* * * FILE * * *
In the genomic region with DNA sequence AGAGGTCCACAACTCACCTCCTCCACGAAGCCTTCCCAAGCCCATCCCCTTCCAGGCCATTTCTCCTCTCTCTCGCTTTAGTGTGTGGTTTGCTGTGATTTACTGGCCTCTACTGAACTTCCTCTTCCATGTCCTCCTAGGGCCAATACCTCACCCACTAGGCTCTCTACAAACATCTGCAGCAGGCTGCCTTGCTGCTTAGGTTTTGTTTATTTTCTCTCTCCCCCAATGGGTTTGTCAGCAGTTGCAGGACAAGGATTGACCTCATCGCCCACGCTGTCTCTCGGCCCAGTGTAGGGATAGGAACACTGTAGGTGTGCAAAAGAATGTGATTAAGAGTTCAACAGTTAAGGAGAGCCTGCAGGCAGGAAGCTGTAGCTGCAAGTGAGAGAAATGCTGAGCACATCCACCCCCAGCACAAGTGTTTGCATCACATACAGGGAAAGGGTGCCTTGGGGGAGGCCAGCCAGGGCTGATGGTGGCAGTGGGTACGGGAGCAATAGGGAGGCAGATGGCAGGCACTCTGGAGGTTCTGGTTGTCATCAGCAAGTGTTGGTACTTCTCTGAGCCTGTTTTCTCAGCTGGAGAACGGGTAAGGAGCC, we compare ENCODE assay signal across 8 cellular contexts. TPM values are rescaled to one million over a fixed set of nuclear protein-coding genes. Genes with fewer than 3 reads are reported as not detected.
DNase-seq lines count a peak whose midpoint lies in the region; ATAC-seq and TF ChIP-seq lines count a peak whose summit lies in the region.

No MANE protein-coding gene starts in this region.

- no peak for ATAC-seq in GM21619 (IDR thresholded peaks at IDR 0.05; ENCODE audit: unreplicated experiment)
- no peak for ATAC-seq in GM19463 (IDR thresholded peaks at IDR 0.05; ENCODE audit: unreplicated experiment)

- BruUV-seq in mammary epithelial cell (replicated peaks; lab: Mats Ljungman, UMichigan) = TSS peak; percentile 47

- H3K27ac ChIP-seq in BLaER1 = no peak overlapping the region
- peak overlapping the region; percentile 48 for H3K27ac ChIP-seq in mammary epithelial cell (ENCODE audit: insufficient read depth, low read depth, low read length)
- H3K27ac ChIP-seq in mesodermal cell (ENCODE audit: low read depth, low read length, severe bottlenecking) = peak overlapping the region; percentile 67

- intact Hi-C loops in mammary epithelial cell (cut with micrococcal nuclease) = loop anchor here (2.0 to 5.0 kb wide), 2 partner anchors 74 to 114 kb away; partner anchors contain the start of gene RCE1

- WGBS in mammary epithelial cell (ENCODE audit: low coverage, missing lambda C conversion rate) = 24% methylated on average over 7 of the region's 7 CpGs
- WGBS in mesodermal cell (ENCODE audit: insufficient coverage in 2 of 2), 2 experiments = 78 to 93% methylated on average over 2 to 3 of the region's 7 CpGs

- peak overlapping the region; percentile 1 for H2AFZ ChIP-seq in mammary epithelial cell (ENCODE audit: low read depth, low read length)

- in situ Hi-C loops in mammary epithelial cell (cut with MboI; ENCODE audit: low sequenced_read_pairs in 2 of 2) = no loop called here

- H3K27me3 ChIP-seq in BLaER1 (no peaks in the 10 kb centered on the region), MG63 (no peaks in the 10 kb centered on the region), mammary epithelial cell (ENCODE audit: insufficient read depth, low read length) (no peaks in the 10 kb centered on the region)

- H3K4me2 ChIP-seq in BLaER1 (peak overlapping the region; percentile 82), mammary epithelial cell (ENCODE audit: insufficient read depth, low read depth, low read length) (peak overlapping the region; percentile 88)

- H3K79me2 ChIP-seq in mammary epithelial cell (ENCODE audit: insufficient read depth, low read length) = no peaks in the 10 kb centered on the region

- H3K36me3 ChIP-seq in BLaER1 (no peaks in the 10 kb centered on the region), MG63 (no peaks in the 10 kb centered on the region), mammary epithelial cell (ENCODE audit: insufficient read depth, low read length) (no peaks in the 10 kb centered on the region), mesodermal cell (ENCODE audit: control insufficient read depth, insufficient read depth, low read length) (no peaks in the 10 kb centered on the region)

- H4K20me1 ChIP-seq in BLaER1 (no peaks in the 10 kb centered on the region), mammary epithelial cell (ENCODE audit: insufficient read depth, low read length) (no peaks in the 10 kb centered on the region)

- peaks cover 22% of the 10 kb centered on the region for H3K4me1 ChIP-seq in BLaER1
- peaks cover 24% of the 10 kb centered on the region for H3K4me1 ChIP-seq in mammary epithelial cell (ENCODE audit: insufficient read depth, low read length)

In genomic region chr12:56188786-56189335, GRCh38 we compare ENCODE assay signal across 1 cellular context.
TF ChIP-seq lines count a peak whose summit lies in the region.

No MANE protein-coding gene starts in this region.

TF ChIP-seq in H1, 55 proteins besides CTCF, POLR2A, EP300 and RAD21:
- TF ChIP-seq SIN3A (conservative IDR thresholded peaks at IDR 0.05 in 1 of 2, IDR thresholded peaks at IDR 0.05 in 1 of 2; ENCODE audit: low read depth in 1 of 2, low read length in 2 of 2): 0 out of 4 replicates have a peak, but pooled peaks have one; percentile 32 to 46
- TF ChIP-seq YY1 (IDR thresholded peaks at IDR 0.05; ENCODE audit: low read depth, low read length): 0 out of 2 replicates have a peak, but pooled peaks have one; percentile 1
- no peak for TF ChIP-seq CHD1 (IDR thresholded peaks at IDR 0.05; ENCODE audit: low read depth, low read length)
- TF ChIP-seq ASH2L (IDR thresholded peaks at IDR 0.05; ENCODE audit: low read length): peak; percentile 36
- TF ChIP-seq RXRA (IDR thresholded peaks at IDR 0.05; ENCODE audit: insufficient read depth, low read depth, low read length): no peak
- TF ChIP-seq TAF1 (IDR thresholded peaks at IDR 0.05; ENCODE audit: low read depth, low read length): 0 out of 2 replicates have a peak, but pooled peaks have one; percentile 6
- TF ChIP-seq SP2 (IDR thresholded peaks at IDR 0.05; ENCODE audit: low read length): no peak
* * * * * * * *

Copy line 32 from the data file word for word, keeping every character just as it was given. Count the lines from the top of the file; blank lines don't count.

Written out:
- TF ChIP-seq SP2 (IDR thresholded peaks at IDR 0.05; ENCODE audit: low read length): no peak